Project description:Transient induction of the Src oncoprotein in a non-transformed breast cell line can initiate an epigenetic switch to a cancer cell via a positive feedback loop that involves activation of the signal transducer and activator of transcription 3 protein (STAT3) and NF-?B transcription factors.We show that during the transformation process, nucleosome-depleted regions (defined by formaldehyde-assisted isolation of regulatory elements (FAIRE)) are largely unchanged and that both before and during transformation, STAT3 binds almost exclusively to previously open chromatin regions. Roughly, a third of the transformation-inducible genes require STAT3 for the induction. STAT3 and NF-?B appear to drive the regulation of different gene sets during the transformation process. Interestingly, STAT3 directly regulates the expression of NFKB1, which encodes a subunit of NF-?B, and IL6, a cytokine that stimulates STAT3 activity. Lastly, many STAT3 binding sites are also bound by FOS and the expression of several AP-1 factors is altered during transformation in a STAT3-dependent manner, suggesting that STAT3 may cooperate with AP-1 proteins.These observations uncover additional complexities to the inflammatory feedback loop that are likely to contribute to the epigenetic switch. In addition, gene expression changes during transformation, whether driven by pre-existing or induced transcription factors, occur largely through pre-existing nucleosome-depleted regions.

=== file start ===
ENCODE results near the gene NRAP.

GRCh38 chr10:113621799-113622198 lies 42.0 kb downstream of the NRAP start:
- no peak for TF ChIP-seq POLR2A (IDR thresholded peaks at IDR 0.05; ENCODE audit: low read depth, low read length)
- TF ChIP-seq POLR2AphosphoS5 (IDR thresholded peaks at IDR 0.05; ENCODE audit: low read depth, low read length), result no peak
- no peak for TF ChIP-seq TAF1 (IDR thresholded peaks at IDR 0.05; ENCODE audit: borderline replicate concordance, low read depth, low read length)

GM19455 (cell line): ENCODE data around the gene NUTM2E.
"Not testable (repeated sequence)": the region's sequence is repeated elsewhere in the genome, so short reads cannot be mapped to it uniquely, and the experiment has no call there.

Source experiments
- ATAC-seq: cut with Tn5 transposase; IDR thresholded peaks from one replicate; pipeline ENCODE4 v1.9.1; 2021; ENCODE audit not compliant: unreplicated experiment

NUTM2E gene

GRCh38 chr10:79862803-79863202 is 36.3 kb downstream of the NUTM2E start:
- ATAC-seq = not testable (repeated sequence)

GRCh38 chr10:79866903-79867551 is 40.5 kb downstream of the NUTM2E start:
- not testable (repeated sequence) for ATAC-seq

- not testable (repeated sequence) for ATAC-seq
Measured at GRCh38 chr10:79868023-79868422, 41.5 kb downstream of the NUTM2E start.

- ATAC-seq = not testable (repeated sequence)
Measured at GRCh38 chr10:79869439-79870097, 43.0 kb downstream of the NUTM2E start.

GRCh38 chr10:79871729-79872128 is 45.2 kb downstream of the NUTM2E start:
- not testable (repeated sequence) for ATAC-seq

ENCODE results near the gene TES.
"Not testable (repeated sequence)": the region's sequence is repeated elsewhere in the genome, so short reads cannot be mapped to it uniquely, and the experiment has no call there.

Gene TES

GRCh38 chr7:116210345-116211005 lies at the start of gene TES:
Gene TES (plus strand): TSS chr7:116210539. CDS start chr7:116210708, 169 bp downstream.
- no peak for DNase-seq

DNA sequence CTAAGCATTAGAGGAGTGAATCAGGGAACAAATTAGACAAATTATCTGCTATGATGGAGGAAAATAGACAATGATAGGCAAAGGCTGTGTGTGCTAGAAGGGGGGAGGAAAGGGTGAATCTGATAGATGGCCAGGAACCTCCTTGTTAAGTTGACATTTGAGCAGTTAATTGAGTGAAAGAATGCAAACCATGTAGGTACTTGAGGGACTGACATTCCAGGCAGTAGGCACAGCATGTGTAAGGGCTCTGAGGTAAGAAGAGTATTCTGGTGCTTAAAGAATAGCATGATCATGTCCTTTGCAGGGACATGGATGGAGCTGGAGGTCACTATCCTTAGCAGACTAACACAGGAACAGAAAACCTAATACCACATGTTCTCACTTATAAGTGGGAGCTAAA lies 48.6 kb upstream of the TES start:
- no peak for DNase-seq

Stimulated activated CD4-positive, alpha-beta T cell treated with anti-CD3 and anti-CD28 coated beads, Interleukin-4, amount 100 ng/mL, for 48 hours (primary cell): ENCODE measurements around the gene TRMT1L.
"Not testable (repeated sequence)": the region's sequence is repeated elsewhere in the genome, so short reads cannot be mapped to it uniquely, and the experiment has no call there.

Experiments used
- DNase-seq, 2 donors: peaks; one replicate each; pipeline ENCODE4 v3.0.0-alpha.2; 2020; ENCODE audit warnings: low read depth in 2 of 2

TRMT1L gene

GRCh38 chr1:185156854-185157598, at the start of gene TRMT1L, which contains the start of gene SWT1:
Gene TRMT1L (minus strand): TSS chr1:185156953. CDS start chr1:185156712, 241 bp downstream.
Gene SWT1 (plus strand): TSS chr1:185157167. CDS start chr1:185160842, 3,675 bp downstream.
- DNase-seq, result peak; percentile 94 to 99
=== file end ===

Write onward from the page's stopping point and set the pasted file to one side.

Project description:MicroRNAs (miRNAs) are small, noncoding RNAs that play an important role in many key biological processes, including development, cell differentiation, the cell cycle and apoptosis, as central post-transcriptional regulators of gene expression. Recent studies have shown that miRNAs can act as oncogenes and tumor suppressors depending on the context. The present work focuses on the physiological significance of miRNAs and their role in regulating the switching behavior. We illustrate an abstract model of the Myc/E2F/miR-17-92 network presented by Aguda et al. (2008), which is composed of coupling between the E2F/Myc positive feedback loops and the E2F/Myc/miR-17-92 negative feedback loop. By systematically analyzing the network in close association with plausible experimental parameters, we show that, in the presence of miRNAs, the system bistability emerges from the system, with a bistable switch and a one-way switch presented by Aguda et al. instead of a single one-way switch. Moreover, the miRNAs can optimize the switching process. The model produces a diverse array of response-signal behaviors in response to various potential regulating scenarios. The model predicts that this transition exists, one from cell death or the cancerous phenotype directly to cell quiescence, due to the existence of miRNAs. It was also found that the network involving miR-17-92 exhibits high noise sensitivity due to a positive feedback loop and also maintains resistance to noise from a negative feedback loop.